Individual members of Congress cannot sue President Trump to stop his private businesses from accepting payments from foreign governments, a federal appeals court in Washington ruled Friday.

The U.S. Court of Appeals for the D.C. Circuit unanimously dismissed a lawsuit filed by more than 200 Democrats in Congress seeking to enforce the Constitution’s anti-corruption emoluments provision.

“The Members can, and likely will, continue to use their weighty voices to make their case to the American people, their colleagues in the Congress and the President himself, all of whom are free to engage that argument as they see fit. But we will not—indeed we cannot—participate in this debate,” according to the unsigned order from Judges David S. Tatel, Thomas B. Griffith and Karen LeCraft Henderson.

The 12-page opinion points to past Supreme Court decisions, which the judges said do not permit individual lawmakers to bring lawsuits on behalf of the entire body in part because Congress acts through majority votes in the House and Senate.

Trump business dealings argued at federal appeals court in emoluments case

The rarely tested language at issue in the case bars U.S. officials from accepting payments, benefits or other “emoluments” from foreign governments without consent from Congress. Lawyers for the Democratic lawmakers said Trump is illegally profiting through transactions with foreign governments and officials.

Justice Department lawyers, defending the president, said the ban refers narrowly to compensation in exchange for official action or in an employment-type relationship — and does not broadly include any profit, gain or advantage.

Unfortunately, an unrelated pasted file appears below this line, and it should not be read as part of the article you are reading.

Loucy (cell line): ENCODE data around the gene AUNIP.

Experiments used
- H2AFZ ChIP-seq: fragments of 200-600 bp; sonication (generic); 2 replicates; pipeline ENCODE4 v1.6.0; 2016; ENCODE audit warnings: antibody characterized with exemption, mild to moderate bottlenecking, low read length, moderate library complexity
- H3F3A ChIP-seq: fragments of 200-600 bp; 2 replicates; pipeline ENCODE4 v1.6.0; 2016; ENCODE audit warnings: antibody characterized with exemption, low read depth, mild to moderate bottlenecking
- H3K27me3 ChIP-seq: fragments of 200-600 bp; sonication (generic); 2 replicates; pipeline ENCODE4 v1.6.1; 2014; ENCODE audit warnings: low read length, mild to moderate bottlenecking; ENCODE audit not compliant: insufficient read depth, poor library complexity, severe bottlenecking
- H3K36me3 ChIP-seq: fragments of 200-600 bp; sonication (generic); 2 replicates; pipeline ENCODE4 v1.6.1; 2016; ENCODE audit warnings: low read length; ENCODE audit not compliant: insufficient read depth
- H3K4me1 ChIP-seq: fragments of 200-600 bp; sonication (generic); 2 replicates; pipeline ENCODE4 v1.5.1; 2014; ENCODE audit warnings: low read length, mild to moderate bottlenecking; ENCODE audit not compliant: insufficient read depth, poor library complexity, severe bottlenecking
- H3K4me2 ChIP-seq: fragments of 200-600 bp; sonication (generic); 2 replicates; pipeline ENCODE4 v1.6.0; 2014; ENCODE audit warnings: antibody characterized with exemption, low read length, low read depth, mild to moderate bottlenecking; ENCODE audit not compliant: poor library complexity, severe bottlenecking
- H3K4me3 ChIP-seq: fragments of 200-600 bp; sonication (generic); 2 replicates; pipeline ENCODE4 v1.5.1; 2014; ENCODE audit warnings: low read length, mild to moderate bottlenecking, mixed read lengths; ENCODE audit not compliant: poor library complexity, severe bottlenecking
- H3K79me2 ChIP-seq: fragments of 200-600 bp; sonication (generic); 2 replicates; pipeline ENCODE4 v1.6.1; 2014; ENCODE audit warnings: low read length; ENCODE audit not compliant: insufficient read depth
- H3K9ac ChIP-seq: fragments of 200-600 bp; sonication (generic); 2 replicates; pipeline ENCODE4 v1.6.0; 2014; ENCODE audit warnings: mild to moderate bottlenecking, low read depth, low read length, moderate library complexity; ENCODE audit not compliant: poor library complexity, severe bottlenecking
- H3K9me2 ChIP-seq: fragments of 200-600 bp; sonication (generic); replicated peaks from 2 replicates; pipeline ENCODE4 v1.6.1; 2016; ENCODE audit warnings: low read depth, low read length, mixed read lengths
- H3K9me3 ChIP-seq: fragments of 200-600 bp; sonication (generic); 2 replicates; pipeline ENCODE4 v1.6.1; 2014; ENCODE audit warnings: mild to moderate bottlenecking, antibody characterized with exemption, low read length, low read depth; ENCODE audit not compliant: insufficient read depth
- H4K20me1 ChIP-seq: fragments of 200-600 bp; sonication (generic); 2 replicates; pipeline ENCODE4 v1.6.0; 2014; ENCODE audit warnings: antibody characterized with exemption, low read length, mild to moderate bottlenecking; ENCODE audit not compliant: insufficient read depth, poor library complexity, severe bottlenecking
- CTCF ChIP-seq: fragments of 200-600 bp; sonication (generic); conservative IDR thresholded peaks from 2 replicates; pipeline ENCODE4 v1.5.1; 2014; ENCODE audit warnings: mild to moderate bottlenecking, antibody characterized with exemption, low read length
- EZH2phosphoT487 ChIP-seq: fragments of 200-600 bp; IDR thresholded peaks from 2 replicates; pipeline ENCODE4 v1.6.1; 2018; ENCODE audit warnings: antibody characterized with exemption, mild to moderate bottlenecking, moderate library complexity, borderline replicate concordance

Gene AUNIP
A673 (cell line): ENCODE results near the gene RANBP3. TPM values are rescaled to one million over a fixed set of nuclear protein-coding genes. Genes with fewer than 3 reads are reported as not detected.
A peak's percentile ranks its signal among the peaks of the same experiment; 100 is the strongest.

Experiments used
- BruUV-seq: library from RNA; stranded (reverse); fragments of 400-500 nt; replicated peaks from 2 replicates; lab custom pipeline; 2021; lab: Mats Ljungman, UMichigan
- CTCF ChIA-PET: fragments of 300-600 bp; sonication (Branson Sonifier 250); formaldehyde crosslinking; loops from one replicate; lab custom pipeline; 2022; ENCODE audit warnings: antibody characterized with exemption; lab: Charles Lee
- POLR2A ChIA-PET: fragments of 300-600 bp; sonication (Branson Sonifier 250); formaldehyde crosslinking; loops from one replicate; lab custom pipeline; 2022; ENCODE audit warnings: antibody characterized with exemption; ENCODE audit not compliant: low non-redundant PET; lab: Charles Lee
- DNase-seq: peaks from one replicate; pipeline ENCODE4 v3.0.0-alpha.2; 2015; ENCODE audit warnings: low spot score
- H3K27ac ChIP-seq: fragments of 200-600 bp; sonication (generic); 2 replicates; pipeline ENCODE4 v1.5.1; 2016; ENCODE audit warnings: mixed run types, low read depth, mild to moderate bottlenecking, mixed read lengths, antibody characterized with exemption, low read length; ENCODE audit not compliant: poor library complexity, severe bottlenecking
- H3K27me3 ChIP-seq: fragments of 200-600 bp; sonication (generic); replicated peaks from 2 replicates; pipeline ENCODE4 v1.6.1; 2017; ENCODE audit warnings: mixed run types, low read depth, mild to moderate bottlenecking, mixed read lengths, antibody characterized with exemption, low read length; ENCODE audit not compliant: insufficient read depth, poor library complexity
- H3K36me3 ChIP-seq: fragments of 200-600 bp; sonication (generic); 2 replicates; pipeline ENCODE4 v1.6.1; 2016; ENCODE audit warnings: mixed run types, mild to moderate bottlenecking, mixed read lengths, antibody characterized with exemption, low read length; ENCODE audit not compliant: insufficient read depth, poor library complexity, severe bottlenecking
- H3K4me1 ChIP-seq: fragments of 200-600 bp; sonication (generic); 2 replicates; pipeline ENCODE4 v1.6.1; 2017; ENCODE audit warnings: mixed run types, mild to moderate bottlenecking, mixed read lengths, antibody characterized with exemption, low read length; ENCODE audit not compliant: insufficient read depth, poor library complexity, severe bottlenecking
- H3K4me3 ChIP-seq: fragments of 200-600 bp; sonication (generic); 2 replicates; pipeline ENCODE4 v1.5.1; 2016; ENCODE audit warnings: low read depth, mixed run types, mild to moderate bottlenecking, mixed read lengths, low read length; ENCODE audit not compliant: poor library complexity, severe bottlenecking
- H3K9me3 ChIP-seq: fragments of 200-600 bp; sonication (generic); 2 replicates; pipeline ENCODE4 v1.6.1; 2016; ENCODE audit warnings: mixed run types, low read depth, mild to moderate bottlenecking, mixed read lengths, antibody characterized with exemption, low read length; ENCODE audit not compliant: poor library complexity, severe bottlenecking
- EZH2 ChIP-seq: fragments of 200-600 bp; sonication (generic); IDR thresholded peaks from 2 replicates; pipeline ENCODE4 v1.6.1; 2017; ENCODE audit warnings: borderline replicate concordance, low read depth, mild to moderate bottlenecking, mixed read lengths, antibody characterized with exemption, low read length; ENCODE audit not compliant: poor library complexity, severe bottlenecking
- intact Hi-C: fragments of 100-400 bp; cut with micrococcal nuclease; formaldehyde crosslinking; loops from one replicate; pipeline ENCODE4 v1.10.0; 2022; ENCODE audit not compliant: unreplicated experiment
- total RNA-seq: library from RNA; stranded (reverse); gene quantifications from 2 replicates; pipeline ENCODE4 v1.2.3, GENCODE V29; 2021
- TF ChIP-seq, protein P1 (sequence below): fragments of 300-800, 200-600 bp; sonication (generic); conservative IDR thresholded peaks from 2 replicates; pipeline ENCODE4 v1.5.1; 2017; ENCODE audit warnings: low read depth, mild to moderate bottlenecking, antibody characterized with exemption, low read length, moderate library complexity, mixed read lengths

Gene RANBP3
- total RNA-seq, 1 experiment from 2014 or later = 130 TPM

After the court hearing in December, one of the lead plaintiffs in the case, Sen. Richard Blumenthal (D-Conn.) rejected the idea that such a lawsuit must come from the entire legislature.

“Individual members of Congress simply cannot do their job,” he said, if there is no legal right or standing to sue.

Trump’s private business interests are back at appeals courts in emoluments cases

The lawsuit is one of three similar cases pending in appeals courts, one step below the Supreme Court, and has the potential to reveal details about the president’s closely held business interests.

The congressional case extends beyond Trump’s luxury hotel in downtown Washington, which he leases from the federal government and where the governments of Kuwait, Malaysia, Bahrain, Saudi Arabia and others have paid to hold events or book rooms.

The congressional case reached the D.C. appeals court after Judge Emmet G. Sullivan cleared the way for lawmakers to issue 37 subpoenas seeking financial information, interviews and other records, including ones related to Trump Tower and his Mar-a-Lago Club in South Florida.

But that request went on hold after the appeals court stepped in midstream and intervened — at Trump’s request and with Sullivan’s consent — to consider the untested separation-of-powers issues.

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